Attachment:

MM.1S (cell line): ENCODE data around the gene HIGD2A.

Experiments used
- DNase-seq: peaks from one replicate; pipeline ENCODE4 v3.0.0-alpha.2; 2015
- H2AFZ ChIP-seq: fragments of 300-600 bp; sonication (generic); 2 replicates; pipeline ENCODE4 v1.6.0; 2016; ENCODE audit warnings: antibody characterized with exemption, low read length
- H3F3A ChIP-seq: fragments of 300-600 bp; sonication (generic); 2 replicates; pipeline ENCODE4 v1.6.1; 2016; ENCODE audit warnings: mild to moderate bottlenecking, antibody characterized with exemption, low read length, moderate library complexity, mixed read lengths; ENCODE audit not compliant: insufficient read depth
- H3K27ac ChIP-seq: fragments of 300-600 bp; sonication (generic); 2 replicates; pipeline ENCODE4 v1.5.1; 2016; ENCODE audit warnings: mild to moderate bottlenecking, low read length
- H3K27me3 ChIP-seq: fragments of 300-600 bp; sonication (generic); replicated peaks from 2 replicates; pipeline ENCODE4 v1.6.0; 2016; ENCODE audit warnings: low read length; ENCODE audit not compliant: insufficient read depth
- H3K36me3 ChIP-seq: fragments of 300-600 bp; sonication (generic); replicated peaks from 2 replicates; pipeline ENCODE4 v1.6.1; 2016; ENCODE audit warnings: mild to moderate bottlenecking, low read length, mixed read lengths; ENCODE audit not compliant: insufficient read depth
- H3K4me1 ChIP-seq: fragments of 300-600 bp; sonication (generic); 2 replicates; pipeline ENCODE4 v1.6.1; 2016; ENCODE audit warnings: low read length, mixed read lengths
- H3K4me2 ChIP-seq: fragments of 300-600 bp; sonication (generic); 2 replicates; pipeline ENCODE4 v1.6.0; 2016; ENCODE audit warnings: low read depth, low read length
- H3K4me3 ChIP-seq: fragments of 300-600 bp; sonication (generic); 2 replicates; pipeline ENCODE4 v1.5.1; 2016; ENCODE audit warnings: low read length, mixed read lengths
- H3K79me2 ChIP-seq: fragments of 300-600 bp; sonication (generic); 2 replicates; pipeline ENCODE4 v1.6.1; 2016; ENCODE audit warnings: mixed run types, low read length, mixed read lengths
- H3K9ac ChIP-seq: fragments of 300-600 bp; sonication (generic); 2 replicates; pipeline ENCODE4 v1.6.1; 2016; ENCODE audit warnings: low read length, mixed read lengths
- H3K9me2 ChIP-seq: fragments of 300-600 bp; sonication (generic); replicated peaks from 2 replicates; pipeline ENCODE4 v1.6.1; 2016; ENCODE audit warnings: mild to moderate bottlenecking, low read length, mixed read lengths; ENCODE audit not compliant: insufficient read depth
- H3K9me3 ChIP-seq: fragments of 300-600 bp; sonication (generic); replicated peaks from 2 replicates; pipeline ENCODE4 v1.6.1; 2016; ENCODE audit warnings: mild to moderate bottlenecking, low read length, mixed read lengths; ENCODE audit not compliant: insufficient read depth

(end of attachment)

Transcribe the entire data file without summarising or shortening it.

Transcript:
MM.1S (cell line): ENCODE data around the gene HIGD2A.

Experiments used
- DNase-seq: peaks from one replicate; pipeline ENCODE4 v3.0.0-alpha.2; 2015
- H2AFZ ChIP-seq: fragments of 300-600 bp; sonication (generic); 2 replicates; pipeline ENCODE4 v1.6.0; 2016; ENCODE audit warnings: antibody characterized with exemption, low read length
- H3F3A ChIP-seq: fragments of 300-600 bp; sonication (generic); 2 replicates; pipeline ENCODE4 v1.6.1; 2016; ENCODE audit warnings: mild to moderate bottlenecking, antibody characterized with exemption, low read length, moderate library complexity, mixed read lengths; ENCODE audit not compliant: insufficient read depth
- H3K27ac ChIP-seq: fragments of 300-600 bp; sonication (generic); 2 replicates; pipeline ENCODE4 v1.5.1; 2016; ENCODE audit warnings: mild to moderate bottlenecking, low read length
- H3K27me3 ChIP-seq: fragments of 300-600 bp; sonication (generic); replicated peaks from 2 replicates; pipeline ENCODE4 v1.6.0; 2016; ENCODE audit warnings: low read length; ENCODE audit not compliant: insufficient read depth
- H3K36me3 ChIP-seq: fragments of 300-600 bp; sonication (generic); replicated peaks from 2 replicates; pipeline ENCODE4 v1.6.1; 2016; ENCODE audit warnings: mild to moderate bottlenecking, low read length, mixed read lengths; ENCODE audit not compliant: insufficient read depth
- H3K4me1 ChIP-seq: fragments of 300-600 bp; sonication (generic); 2 replicates; pipeline ENCODE4 v1.6.1; 2016; ENCODE audit warnings: low read length, mixed read lengths
- H3K4me2 ChIP-seq: fragments of 300-600 bp; sonication (generic); 2 replicates; pipeline ENCODE4 v1.6.0; 2016; ENCODE audit warnings: low read depth, low read length
- H3K4me3 ChIP-seq: fragments of 300-600 bp; sonication (generic); 2 replicates; pipeline ENCODE4 v1.5.1; 2016; ENCODE audit warnings: low read length, mixed read lengths
- H3K79me2 ChIP-seq: fragments of 300-600 bp; sonication (generic); 2 replicates; pipeline ENCODE4 v1.6.1; 2016; ENCODE audit warnings: mixed run types, low read length, mixed read lengths
- H3K9ac ChIP-seq: fragments of 300-600 bp; sonication (generic); 2 replicates; pipeline ENCODE4 v1.6.1; 2016; ENCODE audit warnings: low read length, mixed read lengths
- H3K9me2 ChIP-seq: fragments of 300-600 bp; sonication (generic); replicated peaks from 2 replicates; pipeline ENCODE4 v1.6.1; 2016; ENCODE audit warnings: mild to moderate bottlenecking, low read length, mixed read lengths; ENCODE audit not compliant: insufficient read depth
- H3K9me3 ChIP-seq: fragments of 300-600 bp; sonication (generic); replicated peaks from 2 replicates; pipeline ENCODE4 v1.6.1; 2016; ENCODE audit warnings: mild to moderate bottlenecking, low read length, mixed read lengths; ENCODE audit not compliant: insufficient read depth